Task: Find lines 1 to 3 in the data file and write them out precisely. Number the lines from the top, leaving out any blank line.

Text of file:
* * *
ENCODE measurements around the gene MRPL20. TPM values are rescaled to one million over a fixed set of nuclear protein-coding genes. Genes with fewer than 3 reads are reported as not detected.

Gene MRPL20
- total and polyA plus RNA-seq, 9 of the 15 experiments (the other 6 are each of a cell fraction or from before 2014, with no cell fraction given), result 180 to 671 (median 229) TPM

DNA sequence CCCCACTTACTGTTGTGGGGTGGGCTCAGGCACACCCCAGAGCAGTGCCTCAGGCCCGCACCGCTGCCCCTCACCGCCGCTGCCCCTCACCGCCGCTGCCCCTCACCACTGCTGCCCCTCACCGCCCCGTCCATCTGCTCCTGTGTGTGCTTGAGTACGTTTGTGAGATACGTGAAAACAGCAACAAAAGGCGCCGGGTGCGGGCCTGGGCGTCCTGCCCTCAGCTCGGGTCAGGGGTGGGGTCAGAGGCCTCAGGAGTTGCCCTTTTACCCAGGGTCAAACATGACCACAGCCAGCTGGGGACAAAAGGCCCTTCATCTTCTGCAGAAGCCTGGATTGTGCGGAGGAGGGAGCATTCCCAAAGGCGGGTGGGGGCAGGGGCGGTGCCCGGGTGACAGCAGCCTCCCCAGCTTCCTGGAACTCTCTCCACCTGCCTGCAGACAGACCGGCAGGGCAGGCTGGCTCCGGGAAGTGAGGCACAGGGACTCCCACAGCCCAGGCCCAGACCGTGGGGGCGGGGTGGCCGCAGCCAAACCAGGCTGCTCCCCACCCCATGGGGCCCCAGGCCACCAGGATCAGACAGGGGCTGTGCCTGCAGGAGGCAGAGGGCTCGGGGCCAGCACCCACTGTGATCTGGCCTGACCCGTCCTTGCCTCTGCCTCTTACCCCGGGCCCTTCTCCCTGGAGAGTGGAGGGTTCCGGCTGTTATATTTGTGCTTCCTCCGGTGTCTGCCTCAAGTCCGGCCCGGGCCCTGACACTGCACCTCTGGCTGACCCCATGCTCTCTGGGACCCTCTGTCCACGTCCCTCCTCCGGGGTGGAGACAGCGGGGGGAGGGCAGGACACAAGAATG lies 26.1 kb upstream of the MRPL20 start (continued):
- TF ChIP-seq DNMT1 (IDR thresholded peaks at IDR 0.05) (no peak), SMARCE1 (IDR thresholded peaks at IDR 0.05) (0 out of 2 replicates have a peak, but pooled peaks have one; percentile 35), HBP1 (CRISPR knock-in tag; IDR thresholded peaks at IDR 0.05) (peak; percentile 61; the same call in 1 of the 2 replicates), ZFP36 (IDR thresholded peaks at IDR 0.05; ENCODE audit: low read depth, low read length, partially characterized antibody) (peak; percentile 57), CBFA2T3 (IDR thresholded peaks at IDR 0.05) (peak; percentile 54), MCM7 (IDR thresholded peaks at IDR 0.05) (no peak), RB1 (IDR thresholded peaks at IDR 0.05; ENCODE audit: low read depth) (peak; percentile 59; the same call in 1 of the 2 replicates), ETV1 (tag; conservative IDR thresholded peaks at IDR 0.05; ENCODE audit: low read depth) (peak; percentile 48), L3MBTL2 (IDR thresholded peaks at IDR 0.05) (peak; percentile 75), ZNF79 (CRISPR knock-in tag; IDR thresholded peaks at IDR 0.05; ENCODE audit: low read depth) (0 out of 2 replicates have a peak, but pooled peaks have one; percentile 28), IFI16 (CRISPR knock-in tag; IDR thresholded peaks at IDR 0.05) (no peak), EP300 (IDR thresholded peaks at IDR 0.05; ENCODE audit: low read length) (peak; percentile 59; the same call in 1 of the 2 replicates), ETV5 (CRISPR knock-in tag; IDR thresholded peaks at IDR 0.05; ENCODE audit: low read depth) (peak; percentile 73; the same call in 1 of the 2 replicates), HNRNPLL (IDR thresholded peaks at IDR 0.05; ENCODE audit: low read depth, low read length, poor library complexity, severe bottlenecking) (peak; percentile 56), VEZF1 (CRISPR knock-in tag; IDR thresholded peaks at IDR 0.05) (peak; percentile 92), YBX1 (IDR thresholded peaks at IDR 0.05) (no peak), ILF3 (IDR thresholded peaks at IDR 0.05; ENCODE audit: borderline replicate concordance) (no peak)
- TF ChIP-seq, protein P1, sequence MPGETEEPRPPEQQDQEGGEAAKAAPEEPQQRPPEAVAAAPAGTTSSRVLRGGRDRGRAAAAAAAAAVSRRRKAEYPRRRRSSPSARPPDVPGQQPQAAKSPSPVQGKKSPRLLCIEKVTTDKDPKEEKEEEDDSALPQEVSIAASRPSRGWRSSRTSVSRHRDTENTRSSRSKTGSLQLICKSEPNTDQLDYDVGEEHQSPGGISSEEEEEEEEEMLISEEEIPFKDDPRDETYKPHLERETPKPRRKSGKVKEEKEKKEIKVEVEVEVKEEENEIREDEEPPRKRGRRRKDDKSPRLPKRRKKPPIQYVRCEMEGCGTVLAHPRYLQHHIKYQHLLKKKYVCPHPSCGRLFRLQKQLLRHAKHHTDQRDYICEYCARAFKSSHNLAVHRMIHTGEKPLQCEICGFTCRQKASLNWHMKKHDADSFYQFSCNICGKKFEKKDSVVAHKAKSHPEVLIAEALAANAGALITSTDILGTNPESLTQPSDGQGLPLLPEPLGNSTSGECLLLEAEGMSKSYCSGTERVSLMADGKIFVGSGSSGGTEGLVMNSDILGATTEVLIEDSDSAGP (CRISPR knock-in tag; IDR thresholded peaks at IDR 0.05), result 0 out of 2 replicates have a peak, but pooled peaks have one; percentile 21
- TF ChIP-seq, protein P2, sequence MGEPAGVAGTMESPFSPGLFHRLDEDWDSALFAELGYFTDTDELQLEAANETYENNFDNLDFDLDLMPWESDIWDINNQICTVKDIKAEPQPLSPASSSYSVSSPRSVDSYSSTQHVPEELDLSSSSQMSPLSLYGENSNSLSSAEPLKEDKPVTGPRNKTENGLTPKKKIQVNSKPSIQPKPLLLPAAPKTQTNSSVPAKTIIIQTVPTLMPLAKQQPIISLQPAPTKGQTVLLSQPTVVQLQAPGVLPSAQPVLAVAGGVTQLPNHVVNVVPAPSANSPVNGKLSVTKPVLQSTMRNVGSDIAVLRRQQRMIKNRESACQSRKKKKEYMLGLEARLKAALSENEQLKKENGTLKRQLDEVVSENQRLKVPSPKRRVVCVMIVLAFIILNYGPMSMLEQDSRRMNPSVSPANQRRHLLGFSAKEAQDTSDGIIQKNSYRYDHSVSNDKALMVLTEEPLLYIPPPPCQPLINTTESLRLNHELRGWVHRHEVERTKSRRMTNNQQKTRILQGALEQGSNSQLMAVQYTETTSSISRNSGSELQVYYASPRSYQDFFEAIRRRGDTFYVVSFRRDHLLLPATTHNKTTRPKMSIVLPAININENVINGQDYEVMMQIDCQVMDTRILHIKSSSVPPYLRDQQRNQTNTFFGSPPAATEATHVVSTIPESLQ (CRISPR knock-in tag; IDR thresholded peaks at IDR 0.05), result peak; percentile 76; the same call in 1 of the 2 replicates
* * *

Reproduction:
ENCODE measurements around the gene MRPL20. TPM values are rescaled to one million over a fixed set of nuclear protein-coding genes. Genes with fewer than 3 reads are reported as not detected.

Gene MRPL20
- total and polyA plus RNA-seq, 9 of the 15 experiments (the other 6 are each of a cell fraction or from before 2014, with no cell fraction given), result 180 to 671 (median 229) TPM